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Chicago Divorce Lawyer > Blog > Frozen Embryo Disputes > Resolving Frozen Embryo Disputes in Illinois

Resolving Frozen Embryo Disputes in Illinois

Frozen Embryo Concept

Illinois has one of the highest reported rates of assisted reproduction in the country. Elective single-embryo transfer has become increasingly popular, where couples undergoing in vitro fertilization (IVF) will only implant one embryo at a time. As a result, couples will have “leftover” embryos that will be frozen in a process called cryopreservation. After the IVF process is complete, couples typically have four options: 1) donate the embryos, 2) thaw and destroy the embryos, 3) give the embryos to one of the potential parents, or 4) pay the facility to store the embryos indefinitely.

Illinois is home to 27 different assisted reproductive technology clinics that offer cryopreservation.

Issues arise when separating couples disagree on how to allocate their frozen embryos.

Custody or Possession?

Deciding the future of a frozen embryo can be difficult for couples due to the courts’ lack of consensus on whether an embryo is considered human tissue or a potential child.

The future of reproductive technology has become even more complicated since Dobbs v. Jackson Women’s Health Organization, where the Supreme Court overruled Roe v. Wade and allowed states to make their own restrictions on abortion. The legal status of frozen embryos has come into question since this decision.

While most abortion bans do not address frozen embryos directly, some states have already begun classifying embryos with “person status.” According to Louisiana law, viable embryos are considered “biological human beings” and in instances of dispute, courts are to consider the bests interests of the embryo. This could complicate a couple’s right to destroy their frozen embryos.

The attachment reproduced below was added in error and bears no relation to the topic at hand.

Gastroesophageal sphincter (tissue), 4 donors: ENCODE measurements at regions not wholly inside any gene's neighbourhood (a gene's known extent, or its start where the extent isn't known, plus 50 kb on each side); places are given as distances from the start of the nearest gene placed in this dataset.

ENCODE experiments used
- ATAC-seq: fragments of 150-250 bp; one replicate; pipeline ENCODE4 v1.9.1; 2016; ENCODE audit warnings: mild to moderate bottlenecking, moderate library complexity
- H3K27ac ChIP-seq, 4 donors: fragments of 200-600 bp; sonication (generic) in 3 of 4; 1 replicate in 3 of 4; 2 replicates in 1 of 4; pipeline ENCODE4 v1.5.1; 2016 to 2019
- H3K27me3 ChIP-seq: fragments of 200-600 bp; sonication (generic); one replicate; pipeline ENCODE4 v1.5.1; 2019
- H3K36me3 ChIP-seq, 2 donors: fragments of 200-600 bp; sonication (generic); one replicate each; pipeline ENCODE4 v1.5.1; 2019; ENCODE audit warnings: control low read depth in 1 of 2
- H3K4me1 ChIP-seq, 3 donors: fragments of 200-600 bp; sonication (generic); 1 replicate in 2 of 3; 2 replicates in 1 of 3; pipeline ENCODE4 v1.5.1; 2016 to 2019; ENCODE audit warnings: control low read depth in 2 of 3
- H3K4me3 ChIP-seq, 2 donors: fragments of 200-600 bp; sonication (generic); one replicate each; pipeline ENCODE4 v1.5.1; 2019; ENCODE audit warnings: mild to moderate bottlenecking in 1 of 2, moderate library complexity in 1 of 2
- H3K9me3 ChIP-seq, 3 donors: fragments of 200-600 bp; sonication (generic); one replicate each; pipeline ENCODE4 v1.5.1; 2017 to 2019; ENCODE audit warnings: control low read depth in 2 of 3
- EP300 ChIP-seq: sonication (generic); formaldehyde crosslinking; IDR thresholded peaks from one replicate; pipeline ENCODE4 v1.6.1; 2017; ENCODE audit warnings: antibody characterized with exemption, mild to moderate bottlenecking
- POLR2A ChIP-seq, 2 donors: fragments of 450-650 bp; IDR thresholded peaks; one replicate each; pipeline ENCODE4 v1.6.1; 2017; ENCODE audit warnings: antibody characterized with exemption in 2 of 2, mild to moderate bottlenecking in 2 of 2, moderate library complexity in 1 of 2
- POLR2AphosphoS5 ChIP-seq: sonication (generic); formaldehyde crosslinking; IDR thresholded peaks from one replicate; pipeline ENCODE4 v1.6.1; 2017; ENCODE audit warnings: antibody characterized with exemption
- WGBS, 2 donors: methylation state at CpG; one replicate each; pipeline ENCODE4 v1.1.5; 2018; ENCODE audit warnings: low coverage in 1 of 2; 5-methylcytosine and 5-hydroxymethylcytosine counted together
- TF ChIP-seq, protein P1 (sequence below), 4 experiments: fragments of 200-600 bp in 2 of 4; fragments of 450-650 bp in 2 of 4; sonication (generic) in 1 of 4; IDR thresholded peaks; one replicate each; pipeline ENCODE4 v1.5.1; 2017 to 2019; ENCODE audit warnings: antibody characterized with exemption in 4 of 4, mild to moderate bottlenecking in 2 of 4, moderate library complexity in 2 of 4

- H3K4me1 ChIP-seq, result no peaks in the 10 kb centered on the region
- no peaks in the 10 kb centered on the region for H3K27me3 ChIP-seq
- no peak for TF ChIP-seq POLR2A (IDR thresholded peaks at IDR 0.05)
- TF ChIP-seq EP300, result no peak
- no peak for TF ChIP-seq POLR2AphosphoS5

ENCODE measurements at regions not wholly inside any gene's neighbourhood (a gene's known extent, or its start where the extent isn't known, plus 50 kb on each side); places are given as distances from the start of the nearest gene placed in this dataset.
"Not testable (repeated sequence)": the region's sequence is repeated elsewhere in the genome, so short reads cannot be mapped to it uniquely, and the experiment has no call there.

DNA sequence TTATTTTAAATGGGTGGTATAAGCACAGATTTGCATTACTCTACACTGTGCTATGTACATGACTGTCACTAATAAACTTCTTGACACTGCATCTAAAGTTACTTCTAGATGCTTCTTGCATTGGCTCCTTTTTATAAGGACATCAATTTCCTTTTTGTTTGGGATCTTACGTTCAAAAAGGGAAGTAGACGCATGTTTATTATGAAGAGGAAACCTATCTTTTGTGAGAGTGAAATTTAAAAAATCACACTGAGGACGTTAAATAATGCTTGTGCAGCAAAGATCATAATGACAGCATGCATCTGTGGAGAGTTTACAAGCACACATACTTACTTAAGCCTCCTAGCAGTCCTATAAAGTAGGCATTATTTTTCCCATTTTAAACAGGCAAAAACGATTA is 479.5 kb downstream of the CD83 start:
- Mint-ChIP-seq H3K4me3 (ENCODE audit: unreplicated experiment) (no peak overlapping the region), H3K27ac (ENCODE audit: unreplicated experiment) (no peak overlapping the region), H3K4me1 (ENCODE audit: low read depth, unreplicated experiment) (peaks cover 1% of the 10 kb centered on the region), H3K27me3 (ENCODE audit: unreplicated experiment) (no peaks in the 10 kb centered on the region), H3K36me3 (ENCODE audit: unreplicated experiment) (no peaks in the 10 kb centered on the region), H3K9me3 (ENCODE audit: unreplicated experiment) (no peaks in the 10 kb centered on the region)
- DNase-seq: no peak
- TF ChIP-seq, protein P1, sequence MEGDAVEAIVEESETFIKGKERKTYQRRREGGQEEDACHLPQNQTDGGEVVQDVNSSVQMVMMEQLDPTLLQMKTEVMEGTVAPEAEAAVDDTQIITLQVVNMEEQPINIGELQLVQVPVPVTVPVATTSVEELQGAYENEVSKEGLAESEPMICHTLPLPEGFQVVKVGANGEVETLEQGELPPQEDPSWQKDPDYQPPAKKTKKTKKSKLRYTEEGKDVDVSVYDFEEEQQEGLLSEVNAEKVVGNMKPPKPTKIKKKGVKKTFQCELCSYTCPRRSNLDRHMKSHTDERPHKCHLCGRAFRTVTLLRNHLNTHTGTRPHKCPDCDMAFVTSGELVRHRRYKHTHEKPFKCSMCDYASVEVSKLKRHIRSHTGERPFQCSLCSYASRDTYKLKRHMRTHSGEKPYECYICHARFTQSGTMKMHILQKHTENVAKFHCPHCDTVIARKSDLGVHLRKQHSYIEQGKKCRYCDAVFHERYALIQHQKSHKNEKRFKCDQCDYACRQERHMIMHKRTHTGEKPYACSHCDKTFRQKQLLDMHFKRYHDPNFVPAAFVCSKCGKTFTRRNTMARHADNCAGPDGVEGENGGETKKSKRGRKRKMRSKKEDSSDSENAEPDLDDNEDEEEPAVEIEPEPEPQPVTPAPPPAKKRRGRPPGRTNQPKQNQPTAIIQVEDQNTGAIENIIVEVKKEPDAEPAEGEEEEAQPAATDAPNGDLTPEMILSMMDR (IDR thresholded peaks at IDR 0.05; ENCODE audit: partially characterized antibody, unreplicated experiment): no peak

However, in Illinois a fertilized egg, embryo, or fetus does not have independent rights under the Illinois Parentage Act of 2015.

How Do Courts in Illinois Resolve Frozen Embryo Disputes?

Courts in Illinois take two approaches when dealing with disputes over frozen embryos: 1) honoring a contract between the parties and 2) if no contract has been created, weighing the parties’ relative interests in using or not using the frozen embryos.

Fertility clinics and labs often will have couples sign an Informed Consent before undergoing the IVF process. However, these documents are not uniform among facilities and may not indicate the couple’s clear agreement over frozen embryos. As a result, an Informed Consent is not automatically a binding contract.

Case law such as Szafranski v. Dunston balances the right to not parent with the right to reproductive choice in situations when the parties do not have an enforceable contract. In 2015, the Illinois Appellate Court gave Karla Dunston “sole custody and control” of three frozen embryos she created with her then-boyfriend. After undergoing cancer treatments that affected her fertility, Dunston’s only opportunity to have biological children was through the couple’s frozen embryos. The court gave possession of the embryos to Dunston because her interest in using the embryos outweighed her ex-boyfriend’s interest in not wanting the embryos to be used.

Help for Couples Using Cryopreservation

If you are planning to undergo IVF, ensure you and your partner agree on the disposition of any leftover embryos. Additionally, talk to a lawyer and have them execute a written agreement, even if you have already signed one at a fertility clinic. This will protect both parties’ interests in the event of separation.

The experienced Chicago family law lawyers at Birnbaum Gelfman Sharma & Arnoux, LLC are here to help couples handle embryo dispute cases. Contact Birnbaum Gelfman Sharma & Arnoux, LLC today and speak to a lawyer about your rights, options, and next steps.


2021 State-Specific Assisted Reproductive Technology Surveillance | CDC

Szafranski v. Dunston, 34 N.E.3d 1132 (1st Dist. 2015)

775 ILCS 55/1-15 (c)

LSA-R.S. 9:126

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